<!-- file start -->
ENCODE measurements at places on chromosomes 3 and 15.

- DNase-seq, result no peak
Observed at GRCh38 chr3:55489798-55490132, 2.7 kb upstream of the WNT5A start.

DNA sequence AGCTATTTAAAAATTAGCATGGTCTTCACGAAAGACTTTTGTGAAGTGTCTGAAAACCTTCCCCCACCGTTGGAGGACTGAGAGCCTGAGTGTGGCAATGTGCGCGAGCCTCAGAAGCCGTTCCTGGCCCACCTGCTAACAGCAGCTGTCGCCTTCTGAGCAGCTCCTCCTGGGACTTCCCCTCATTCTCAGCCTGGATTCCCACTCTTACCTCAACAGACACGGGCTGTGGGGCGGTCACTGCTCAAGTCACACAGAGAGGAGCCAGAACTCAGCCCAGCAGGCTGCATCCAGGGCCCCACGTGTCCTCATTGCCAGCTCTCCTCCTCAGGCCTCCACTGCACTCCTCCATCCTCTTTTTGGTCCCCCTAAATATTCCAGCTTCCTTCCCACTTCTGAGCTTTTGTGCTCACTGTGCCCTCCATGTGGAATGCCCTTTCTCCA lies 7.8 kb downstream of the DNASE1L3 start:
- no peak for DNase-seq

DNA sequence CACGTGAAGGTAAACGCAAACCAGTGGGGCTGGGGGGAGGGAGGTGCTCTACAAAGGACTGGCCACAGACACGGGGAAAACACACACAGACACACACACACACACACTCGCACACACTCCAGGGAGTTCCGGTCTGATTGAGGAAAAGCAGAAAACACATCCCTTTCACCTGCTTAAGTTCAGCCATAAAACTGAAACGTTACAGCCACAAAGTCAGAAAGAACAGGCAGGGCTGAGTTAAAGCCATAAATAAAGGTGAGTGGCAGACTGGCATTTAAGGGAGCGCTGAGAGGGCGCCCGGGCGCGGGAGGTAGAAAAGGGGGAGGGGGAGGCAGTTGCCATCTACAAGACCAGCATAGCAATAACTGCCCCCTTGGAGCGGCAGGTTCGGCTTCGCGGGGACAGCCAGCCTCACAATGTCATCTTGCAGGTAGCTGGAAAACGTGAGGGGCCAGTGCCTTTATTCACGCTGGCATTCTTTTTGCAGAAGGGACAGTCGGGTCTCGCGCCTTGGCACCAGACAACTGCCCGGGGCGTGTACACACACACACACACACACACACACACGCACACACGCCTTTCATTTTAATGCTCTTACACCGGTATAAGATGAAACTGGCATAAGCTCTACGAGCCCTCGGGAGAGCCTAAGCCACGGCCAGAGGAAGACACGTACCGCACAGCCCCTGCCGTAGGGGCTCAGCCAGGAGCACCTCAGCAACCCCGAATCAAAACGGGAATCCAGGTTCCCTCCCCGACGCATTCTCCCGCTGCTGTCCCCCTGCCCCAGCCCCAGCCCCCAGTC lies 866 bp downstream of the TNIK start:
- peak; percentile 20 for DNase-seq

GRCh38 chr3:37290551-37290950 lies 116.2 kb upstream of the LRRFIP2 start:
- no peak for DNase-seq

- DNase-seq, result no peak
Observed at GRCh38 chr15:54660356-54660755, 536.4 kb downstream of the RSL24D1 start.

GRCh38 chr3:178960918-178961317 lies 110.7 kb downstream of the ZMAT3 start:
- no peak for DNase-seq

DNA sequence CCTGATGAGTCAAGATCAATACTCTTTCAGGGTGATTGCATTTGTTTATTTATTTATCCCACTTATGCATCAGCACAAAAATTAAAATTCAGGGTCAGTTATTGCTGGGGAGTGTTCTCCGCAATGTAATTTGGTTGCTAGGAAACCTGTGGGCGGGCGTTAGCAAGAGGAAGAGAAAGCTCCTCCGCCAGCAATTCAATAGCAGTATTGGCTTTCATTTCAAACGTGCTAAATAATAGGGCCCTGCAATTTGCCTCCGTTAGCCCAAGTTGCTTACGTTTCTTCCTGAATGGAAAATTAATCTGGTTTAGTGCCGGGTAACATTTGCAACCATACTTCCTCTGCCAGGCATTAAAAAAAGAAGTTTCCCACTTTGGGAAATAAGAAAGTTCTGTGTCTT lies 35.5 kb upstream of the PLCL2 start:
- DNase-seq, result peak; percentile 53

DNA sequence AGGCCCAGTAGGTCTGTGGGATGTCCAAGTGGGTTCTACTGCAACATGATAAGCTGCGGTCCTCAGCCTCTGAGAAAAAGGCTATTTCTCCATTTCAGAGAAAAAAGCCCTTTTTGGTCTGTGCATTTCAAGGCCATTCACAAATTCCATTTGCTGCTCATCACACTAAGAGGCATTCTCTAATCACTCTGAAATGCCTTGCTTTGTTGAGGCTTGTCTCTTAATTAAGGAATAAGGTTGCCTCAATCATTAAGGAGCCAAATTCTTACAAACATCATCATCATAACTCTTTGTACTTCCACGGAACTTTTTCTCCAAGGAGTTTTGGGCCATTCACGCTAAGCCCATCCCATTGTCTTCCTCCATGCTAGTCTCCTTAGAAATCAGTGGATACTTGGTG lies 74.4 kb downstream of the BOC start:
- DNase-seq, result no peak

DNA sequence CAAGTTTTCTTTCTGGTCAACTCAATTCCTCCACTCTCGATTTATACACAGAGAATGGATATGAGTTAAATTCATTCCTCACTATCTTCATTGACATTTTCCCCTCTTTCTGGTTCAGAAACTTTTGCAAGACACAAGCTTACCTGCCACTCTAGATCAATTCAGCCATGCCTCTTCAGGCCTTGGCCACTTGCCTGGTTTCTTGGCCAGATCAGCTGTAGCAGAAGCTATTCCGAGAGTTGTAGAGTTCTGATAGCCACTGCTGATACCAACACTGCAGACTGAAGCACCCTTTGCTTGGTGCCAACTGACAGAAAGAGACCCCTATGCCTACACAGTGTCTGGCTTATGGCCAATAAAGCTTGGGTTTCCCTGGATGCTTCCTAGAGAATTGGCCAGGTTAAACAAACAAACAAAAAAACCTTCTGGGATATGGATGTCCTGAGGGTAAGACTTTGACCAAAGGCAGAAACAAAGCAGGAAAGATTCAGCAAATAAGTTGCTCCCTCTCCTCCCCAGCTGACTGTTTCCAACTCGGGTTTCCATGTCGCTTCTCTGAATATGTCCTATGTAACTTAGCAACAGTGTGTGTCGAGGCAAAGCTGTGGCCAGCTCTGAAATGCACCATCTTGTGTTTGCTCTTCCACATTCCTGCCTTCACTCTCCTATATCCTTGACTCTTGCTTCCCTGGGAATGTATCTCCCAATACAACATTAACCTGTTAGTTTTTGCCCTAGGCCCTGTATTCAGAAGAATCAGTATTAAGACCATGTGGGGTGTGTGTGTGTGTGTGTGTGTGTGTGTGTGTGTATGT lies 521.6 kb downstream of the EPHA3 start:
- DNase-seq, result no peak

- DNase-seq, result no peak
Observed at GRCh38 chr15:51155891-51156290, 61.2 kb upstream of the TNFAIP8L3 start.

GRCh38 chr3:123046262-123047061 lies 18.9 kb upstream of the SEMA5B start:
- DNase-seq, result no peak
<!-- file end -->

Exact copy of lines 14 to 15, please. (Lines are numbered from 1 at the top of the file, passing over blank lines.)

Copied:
DNA sequence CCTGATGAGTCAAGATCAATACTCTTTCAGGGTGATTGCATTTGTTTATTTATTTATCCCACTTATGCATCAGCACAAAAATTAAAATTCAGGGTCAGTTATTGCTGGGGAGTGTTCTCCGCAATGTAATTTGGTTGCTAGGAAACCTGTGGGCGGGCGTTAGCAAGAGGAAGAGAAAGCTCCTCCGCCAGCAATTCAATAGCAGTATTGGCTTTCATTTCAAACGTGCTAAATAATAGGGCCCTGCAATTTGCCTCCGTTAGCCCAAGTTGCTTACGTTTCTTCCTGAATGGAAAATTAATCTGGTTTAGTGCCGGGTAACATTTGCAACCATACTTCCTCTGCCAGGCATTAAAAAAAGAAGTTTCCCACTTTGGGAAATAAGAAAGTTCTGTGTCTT lies 35.5 kb upstream of the PLCL2 start:
- DNase-seq, result peak; percentile 53